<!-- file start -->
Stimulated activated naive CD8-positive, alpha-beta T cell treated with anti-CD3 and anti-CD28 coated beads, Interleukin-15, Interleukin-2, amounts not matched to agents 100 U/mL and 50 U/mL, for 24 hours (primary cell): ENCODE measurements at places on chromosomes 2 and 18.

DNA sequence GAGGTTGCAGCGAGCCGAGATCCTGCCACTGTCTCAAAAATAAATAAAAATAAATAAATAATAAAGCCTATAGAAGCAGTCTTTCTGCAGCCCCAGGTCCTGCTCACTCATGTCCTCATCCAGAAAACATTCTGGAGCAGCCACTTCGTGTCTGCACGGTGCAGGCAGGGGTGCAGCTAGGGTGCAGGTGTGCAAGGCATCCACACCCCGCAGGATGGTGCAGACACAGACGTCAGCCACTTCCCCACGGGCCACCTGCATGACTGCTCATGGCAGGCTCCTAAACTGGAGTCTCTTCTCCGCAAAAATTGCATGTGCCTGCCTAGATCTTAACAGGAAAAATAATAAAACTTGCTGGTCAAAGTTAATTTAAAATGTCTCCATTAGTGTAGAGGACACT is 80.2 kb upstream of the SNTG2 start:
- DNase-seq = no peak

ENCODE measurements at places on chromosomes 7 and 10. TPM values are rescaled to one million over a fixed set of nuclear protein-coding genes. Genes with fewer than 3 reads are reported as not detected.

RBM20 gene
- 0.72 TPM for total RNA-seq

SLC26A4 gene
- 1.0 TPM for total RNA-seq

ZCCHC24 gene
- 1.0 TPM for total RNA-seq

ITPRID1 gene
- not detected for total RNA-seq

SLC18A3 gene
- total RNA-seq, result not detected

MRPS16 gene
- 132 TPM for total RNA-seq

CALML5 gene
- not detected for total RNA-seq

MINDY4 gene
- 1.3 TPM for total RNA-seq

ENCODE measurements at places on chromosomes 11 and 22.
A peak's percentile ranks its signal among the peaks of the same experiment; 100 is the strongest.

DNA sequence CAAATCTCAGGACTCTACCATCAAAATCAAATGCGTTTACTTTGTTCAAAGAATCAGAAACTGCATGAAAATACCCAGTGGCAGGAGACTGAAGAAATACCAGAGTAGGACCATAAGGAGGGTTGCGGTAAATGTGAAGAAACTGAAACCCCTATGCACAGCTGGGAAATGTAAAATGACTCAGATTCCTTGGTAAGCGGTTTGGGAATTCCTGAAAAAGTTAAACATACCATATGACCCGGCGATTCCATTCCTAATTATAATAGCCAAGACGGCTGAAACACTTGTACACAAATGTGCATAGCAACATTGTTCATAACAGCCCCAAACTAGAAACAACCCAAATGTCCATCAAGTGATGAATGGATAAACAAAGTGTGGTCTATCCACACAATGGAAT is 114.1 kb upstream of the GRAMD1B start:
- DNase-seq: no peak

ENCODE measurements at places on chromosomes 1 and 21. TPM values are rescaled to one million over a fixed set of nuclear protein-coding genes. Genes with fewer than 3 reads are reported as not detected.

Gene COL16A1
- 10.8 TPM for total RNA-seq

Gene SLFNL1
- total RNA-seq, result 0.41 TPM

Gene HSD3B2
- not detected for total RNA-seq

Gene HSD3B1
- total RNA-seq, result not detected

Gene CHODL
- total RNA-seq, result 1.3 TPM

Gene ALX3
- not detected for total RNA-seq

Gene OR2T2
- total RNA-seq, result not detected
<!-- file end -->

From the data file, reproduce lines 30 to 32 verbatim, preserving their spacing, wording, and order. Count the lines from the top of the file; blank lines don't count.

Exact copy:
Gene HSD3B2
- not detected for total RNA-seq

Gene HSD3B1